Winter Session Oil Painting: Glazing: Part 1

Here is a visual demonstration of the steps we covered in class of a multi stepped process used by today’s traditional painters, developed during the Renaissance.

You can produce a drawing  or cartoon of practically anything. I am looking at a mask and practicing drawing from observation.

To start the drawing, I use a piece of vine charcoal which is easily erased. I make a line drawing and then fill in the light and dark values by shading. This step is a very important part of the glazing process as you will need to spend some time finding the appropriate values. It will save you a lot of time (and tears) if you figure this out at the very beginning.

To see values better, take a black and white photo of your subject and a black and white photo of your drawing and compare the two. Do the values match up? Squint!

As you work on the drawing, have fun! Pretend that this is going to be the final piece. Include everything you want to see, experiment.  You may want to add more layers of charcoal and colored pastel. To do this you’ll need to fix the layers beneath so that they do not smear into the top layers.

I use non-toxic Spectra Fix. As you can see, it tends to squirt out unevenly. Just dab up the excess with a paper towel.

After you are satisfied with your drawing. Transfer it onto your canvas.

Here are the steps:

Trace the drawing on transfer paper. Tape the transfer paper to the drawing so it will not shift.

Flip over the paper and coat with dark chalk.

Flip back onto canvas exactly where you want it. Tape down to canvas so it won’t move.

Press over traced lines with sharp pencil. Check to make sure the transfer is happening.


You don’t need to make it detailed, just a map of shape and light changes. Chances are you may need to augment the canvas drawing.

In the next step we tone the canvas a warm semi-transparent color. I am using Yellow Ochre.

Our drawing is made of charcoal which will smudge away if we paint over it at this stage. To secure the drawing onto the canvas I use a water soluble walnut drawing ink. You can use any ink. I paint over the traced lines. This ink will wash off with water, so I could change the lines if necessary. It will not wash away with oil, however, so when we paint over it, after it has dried, if will remain visible.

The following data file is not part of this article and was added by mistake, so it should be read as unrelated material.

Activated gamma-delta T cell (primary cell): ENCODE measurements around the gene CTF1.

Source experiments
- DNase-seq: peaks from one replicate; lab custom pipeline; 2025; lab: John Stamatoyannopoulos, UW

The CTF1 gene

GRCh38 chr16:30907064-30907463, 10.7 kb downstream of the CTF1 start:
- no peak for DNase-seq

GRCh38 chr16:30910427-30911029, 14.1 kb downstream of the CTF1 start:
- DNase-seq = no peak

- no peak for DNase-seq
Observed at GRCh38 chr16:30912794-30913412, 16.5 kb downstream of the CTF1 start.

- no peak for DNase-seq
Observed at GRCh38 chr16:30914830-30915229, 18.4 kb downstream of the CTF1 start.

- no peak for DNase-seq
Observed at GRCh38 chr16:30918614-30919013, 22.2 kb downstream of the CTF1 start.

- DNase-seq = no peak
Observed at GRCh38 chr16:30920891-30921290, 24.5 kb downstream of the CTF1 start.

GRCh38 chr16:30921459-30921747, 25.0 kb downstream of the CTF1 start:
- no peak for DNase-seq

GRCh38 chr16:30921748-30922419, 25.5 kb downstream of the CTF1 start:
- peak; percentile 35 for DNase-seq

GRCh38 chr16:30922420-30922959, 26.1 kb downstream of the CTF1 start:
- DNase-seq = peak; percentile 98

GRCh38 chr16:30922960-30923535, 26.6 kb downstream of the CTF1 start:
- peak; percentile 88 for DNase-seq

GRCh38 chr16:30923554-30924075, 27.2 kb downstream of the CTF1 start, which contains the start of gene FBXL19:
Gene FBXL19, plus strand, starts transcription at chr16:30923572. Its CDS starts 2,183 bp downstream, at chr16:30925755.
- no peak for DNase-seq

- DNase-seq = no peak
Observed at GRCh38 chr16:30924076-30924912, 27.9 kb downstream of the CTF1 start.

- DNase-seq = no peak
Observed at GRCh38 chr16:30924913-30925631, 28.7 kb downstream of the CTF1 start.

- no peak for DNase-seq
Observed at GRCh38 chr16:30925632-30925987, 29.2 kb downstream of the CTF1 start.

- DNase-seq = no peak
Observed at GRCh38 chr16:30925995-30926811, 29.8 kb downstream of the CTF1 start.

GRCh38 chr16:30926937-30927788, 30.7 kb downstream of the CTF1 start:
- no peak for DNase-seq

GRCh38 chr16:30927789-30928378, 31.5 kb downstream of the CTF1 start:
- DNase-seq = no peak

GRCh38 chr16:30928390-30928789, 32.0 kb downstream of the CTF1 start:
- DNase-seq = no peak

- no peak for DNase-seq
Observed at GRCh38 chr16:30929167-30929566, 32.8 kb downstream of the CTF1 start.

If your paint is too thick, mix in a little linseed or walnut oil to make it spread more easily. Avoid mixing in mineral spirits as this will dull the surface.

Let the paint dry over night. Make sure the paint is dry before you begin the next step. You may want to start another drawing and transfer while waiting!

In the next step we make a grayscale painting. This is where the value drawing comes in handy. Reference your drawing and the observable object (if you are working from observation).


Mix up a grayscale for your palette.

I am using a paper plate with a barrier surface. I start with Ivory Black and Lead White (you can use Titanium White). I make several shades of gray. I will not be using pure white or pure black in my painting. I am using a medium called Neo Megilp which has been formulated to perform like an “Old Masters” painting medium which allows you eliminate the appearance of brushstrokes and blend easily.

Neo Megilp is a glazing medium. I put a blob in the middle of my palette and will pull it into the values as I need them. I use soft bristle brushes for the glazing process.

I make a grayscale or “grissaile” painting first, before adding any color. I keep the paint thinned with the medium. I make sure this paint layer remains smooth without texture. Tuexture comes much later.

This concludes Part 1. I will let this first pass dry to the touch, about 12-16 hours. With “fresh eyes” I will reevaluate it and correct  areas and layer more if necessary. I want to get the grayscale just right.

This process takes time! Please enjoy the slowness of it. It will allow you to think more and change more as you proceed.

Part 2 will cover the next step, color!

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